If you must take the bargain basement route, keep in mind that a netbook keyboard is smaller than a standard keyboard. It will take a touch typist a while to adapt to the smaller key spacing. Unless you are extremely comfortable with your keyboard or you do 100% of your work in coffee shops, get a keyboard to keep at your workspace.
I have spent enough years at computers that I have become a keyboard snob. (Most laptop keyboards put the delete key in the wrong place). I keep a full-size keyboard in the car, and yes, I do carry it into the library with me. (I’m more concerned with productivity and less worried about looking like a dork.) You don’t need a fancy ergonomic keyboard with buttons to launch email, control speaker volume, or start the espresso maker. Any decent office supply store will have a basic keyboard for $12 to $15.
Spend that extra money on yourself. You’re worth it.
If you think of your computer like a kitchen for concocting blog posts, then the monitor is your counter space. Can you imagine trying to cook a full-blown Thanksgiving dinner in a kitchen where the only counter space is 18 inches between the stove and the refrigerator? It can be done, but it’s not easy and it isn’t fun.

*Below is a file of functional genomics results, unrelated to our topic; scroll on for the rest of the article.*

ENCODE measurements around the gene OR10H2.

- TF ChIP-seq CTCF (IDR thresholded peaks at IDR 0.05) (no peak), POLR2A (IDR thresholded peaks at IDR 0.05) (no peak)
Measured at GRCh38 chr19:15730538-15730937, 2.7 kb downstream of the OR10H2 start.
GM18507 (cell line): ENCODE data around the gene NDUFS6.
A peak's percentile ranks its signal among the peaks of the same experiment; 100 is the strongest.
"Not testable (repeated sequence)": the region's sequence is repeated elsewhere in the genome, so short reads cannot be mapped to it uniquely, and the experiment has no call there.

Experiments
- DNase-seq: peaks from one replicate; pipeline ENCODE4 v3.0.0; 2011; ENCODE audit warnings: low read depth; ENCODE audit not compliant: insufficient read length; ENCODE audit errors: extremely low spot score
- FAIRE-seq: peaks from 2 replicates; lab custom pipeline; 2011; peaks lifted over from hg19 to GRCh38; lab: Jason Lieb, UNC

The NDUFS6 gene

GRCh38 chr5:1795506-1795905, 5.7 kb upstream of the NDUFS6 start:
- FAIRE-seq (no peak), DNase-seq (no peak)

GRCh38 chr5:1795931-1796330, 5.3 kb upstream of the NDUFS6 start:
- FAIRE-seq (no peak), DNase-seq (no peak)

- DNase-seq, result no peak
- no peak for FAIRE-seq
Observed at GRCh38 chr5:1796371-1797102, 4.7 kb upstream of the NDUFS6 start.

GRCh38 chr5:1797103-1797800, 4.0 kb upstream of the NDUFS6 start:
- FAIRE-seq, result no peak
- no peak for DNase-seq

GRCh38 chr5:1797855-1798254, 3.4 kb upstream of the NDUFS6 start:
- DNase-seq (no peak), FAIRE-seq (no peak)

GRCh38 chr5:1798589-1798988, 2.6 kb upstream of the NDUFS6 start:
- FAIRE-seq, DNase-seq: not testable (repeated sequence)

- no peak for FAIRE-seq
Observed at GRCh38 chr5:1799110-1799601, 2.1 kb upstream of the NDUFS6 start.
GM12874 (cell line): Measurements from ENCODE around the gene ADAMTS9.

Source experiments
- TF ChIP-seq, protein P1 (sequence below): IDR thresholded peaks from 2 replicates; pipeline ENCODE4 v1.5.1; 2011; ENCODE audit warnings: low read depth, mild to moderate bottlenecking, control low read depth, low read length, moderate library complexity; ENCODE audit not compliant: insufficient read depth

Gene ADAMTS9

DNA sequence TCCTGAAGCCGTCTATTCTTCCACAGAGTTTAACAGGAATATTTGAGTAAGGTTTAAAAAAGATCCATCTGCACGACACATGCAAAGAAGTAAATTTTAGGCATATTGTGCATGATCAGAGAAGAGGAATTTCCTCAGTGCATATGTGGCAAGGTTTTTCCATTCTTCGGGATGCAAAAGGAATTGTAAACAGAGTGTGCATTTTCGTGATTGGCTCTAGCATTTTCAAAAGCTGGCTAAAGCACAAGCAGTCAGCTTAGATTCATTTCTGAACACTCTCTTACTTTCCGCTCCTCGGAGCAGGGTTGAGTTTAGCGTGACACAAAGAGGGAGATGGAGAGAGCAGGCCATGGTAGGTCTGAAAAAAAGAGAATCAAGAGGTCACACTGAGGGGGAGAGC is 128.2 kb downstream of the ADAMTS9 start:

I have friends who do amazing amounts of work on a netbook, but they struggle with it:
WordPress can work with 1024 x 768 resolution in most browsers, but it’s tough. The menus on the left take a lot of space, and the editing box for writing posts is eclipsed by the control boxes on the right. There are workarounds, but the effects can range from mild annoyance to near-defenestration.
Just as adding counter space to your kitchen makes it easier to do more, adding screen space makes it easier to manage your blog.
If I’m a keyboard snob, I’m a monitor elitist.
You might be tempted to jump on the first deal you find for an inexpensive flat-panel LCD monitor. Before you plunk down your plastic, I suggest you check an under-rated specification: vertical resolution. Why? These screen shots show what writing this post would look like on different displays.
Note: Some images were cropped slightly to make up for the Windows menu bar. Also, other browsers (this is another reason to STOP USING INTERNET EXPLORER) leave even less room for your page, even before adding extra bloatware like the Yahoo! or Google toolbars.
Although not quite evil, monitor manufacturers have been doing something not very nice to boost sales: they dumb down displays to make them look like they are good for DVD movies. Yes, movies do fit nicely on them, but they’re less than optimal for creating content.
The reality is that most new widescreen monitors make your display a lot wider, but not much taller. If you can afford it, get a monitor with more vertical resolution. You will spend less time scrolling and more time doing important things.
Your website and blog should work for you, not the other way around. If you don’t live on the computer or edit photos or video for a living, you shouldn’t spend a lot of money on a computer. Sure, toys like HP’s new EliteBook make me drool, but I don’t do high-end CAD these days. A few dollars spent sensibly can help your website work for you without breaking the bank.